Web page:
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Kennedy School Review

Topic / Media

No-Show News Media on the Panama Papers


Over the weekend, the Panama Papers were top news from Argentina to Zimbabwe. They have dominated the coverage in The Guardian and Financial Times, two British papers. By contrast, the New York Times placed the story on page 3; the Washington Post and Wall Street Journal were similarly quiet.

With more than 4,000 Americans named in the documents, the lack of reporting was surprising. Normally such salacious intelligence is headline news.  Among the reports are accusations that David Cameron’s late father hid cash in the Bahamas. Other big names include Vladimir Putin and Petro Poroshenko, Ukraine’s president.  Iceland’s Prime Minister resigned as a result of the Papers. There are a total of 12 national leaders on the list – including presidents, monarchs and prime ministers.

The data allows the public to see who is hiding money in offshore accounts and will allow further investigation into where those billions came from. The leak is the biggest in recorded history by far.  The Panama Papers include 2,600 gigabytes of information, dwarfing the oft-referenced 1.7 gigabytes of WikiLeaks data.  The 11.5 million files will fuel the news cycle for weeks to come as additional stories from the leaks are confirmed.

Marty Baron, editor of the Washington Post, told a group at the Harvard Kennedy School on April 4th that the Post is loath to do too much second-hand reporting without seeing source documents. New York Times public editor Margaret Sullivan made a similar statement about the Times’ coverage. While this is a valid consideration, giving little coverage to the largest leak in history isn’t the answer. Report on what you know, and then get your investigative journalists on it.

Americans are proud of their free and independent press. It serves a critical role as an informer and watchdog for the people.  The dearth of coverage on this story has me wondering whether I’ve been wearing rose-colored glasses.

On April 4th, the flood of questions to the Times about this lack of coverage seemed to touch a nerve. In Sullivan’s full column, “Perfectly Reasonable Question: Why no big splash for the ‘Panama Papers’?,” New York Times deputy executive editor Matt Purdy explained that they were working on their own evaluation of the material and would publish soon. Yet yesterday morning, April 5th, there was still no front-page news about the Panama Papers in the Times.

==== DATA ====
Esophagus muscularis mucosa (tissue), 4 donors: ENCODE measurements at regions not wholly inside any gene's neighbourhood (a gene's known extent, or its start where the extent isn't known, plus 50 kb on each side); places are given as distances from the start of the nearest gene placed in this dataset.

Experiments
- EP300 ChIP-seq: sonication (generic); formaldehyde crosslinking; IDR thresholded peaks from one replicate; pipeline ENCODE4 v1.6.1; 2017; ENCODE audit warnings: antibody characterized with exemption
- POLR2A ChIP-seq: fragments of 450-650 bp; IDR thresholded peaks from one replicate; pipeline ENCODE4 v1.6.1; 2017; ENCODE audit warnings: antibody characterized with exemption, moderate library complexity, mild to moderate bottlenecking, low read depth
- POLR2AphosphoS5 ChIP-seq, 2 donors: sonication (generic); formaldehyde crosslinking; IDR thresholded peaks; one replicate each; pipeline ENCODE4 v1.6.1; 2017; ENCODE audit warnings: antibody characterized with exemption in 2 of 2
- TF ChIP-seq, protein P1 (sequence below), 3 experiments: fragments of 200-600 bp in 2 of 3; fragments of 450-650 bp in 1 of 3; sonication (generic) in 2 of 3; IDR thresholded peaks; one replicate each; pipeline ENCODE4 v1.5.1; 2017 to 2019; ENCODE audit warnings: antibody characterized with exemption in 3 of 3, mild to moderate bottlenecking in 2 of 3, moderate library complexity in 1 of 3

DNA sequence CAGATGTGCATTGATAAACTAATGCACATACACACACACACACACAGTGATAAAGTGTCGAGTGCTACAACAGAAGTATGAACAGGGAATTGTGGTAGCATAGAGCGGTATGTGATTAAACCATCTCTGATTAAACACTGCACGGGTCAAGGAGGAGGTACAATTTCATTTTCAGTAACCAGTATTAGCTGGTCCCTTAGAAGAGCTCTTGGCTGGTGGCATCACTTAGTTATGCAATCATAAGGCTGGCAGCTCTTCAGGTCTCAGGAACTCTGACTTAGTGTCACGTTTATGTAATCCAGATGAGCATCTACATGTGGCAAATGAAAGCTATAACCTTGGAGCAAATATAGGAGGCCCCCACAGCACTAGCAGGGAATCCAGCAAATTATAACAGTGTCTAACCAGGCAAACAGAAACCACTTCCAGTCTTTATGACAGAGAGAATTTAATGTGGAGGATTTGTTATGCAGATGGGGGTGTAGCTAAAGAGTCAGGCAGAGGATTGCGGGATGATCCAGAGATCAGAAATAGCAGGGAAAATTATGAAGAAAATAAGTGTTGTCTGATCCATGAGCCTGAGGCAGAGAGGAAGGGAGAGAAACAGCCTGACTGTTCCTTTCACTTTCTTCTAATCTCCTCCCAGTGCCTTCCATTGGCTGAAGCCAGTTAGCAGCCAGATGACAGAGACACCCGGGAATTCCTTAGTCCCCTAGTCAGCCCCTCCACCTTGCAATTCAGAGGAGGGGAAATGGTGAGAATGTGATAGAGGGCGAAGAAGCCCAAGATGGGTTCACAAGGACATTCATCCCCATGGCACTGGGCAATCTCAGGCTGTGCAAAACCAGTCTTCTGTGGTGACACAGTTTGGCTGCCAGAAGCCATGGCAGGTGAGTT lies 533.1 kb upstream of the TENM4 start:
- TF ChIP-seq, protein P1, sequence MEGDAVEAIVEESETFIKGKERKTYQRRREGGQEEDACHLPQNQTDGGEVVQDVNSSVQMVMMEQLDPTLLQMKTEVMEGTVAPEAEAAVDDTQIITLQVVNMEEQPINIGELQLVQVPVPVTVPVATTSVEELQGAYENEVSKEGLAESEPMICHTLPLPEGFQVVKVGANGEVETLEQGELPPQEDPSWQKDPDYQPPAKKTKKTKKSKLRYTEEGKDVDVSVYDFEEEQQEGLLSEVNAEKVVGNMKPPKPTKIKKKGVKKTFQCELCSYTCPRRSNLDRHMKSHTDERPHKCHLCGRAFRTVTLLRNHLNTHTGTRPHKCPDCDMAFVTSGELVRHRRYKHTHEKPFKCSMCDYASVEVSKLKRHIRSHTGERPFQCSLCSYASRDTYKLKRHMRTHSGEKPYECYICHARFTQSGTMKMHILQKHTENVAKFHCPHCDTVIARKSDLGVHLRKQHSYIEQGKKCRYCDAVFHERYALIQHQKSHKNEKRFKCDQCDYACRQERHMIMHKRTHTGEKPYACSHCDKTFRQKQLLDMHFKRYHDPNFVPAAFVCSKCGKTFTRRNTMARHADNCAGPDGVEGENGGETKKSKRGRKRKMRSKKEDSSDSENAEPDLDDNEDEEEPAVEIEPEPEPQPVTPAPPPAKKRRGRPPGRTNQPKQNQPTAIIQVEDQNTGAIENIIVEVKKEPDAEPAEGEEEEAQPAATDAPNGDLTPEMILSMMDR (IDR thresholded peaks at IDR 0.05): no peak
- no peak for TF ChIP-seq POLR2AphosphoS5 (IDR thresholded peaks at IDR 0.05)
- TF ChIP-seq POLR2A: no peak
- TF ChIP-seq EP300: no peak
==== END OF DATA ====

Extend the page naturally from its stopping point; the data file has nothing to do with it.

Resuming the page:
The ongoing newspaper crisis has resulted in the bankruptcy and sale of some of the United States’ most well respected newspapers.  It also resulted in multi-billionaires like Rupert Murdoch controlling greater and greater percentages of the now 24-hour news cycle. Changes to media control could be a part of why the United States now ranks number 49 on the 2015 World Press Freedom Index. That’s down from number 17 in 2002.

Policy makers are also consumers of news media.  What they read impacts what they do.  What are the implications of carefully curated news that focuses its readers on particular headlines?  While the Panama Papers are one example, there are broader questions about the impact search algorithms and news organizations’ hunger for digital revenue have on our news consumption.

The resulting recommendation is simple. Diversify your news consumption. Add an international perspective, and ask yourself whether another above-the-fold headline about presidential primaries is really the most important news from the around the world.


Jen Smith is a first-year Master in Public Policy student at the Harvard Kennedy School.  She grew up on a cattle ranch in rural Oklahoma. She joined the Teach for America teaching 8th grade English and worked as an instructional coach and Director of Teacher Leadership in Texas and Oklahoma. In her spare time, Jen enjoys salsa dancing, running and reading young adult literature to recommend to students.